Hans Holbein the Elder, son of the tanner Michael Holbein from Augsburg, was probably born in that city between 1460 and 1465. He is first documented in 1493, when he is mentioned as a citizen painter of Ulm, where he was to be found working with the sculptor Michel Erhart. Over the next few years his name regularly appears in the Augsburg records and his workshop seems to have notably increased its activities as he is recorded as having apprentices in his charge during these years, including his younger brother, Sigmund Holbein. Over the following years most of Holbein’s commissions came from Germany but he was also involved in major projects outside Augsburg, such as the wings of the altarpiece for the high altar of the Dominican Klosterkirche in Frankfurt and the altarpiece for the Cistercian abbey at Kaisheim. In the execution of many of his works Holbein counted on the collaboration of sculptors, usually Gregor Erhart and Adolf Daucher, both of whom were related to him.
At the start of the new century Holbein was to be found working on one of his most important projects: the decoration of the high altar of Augsburg cathedral. Only a small number of the altarpieces that Holbein’s studio produced during these years has survived. Although only a few painted portraits by the artist survive, we have a large number of portrait drawings and sketches by his hand, which reveal his interest in the physical appearance of his sitters.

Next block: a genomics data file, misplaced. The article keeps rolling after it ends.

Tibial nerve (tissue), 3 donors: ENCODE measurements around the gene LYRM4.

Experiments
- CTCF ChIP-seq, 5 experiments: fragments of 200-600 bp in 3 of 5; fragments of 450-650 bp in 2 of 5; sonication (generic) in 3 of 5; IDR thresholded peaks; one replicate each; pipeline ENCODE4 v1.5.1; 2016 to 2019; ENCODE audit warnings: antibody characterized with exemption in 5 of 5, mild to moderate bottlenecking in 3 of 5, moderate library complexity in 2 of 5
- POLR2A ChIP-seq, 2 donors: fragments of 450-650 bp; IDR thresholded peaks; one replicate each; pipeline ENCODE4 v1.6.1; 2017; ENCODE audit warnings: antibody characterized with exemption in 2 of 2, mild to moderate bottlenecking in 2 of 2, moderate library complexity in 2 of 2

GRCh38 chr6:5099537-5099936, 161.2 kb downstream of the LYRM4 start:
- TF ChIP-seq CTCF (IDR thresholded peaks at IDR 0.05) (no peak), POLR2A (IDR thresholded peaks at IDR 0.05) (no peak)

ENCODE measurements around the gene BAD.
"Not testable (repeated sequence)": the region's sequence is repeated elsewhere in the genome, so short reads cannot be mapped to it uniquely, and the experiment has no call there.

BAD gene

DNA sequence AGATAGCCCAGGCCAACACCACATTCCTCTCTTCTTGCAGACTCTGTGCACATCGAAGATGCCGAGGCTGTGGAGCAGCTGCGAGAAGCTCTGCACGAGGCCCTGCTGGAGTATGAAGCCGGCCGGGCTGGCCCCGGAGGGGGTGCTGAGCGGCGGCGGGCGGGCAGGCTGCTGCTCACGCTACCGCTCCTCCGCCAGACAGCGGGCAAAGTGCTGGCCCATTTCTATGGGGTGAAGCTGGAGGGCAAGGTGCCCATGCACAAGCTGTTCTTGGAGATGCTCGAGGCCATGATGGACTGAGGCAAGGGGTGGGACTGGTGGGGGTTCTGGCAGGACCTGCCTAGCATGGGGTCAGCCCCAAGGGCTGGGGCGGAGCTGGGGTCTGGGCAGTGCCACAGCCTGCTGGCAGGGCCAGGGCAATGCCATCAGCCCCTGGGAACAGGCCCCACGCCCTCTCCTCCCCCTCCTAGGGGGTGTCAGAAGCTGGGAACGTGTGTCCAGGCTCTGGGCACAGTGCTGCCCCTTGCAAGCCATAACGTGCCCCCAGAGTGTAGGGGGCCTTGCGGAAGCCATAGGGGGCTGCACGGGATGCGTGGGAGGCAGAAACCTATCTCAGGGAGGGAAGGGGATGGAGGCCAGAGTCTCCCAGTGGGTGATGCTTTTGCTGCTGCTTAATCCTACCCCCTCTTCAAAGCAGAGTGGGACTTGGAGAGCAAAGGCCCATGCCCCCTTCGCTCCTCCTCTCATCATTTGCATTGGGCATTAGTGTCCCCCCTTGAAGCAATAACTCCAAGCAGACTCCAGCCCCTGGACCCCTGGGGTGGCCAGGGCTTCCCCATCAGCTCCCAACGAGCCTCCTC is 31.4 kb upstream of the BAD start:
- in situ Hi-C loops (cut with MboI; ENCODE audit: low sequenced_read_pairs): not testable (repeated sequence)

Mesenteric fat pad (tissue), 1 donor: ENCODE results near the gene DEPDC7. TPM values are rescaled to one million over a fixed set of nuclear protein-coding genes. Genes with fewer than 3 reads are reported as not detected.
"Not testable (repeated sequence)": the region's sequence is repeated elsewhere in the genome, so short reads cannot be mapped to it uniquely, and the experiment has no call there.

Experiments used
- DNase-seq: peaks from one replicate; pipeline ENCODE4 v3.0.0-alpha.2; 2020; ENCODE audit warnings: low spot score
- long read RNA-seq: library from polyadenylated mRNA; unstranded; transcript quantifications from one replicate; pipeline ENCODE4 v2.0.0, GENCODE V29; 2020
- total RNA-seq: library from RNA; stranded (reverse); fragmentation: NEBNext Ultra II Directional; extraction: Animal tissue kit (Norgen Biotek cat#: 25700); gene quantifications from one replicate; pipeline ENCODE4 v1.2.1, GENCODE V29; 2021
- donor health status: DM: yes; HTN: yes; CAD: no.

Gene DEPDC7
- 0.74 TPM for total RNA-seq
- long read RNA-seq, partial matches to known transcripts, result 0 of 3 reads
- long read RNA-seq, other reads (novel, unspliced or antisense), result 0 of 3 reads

Around 1514 it would seem that the artist left Augsburg and was active in the Upper Rhine region in Alsace and Basel. His sons, Ambrosius and Hans the Younger (the latter to become one of the great names of German Renaissance art), followed their father’s profession and initially worked as his assistants. In his last phase Holbein the Elder worked with his son Hans on a series of commissions in which it is difficult to distinguish their hands.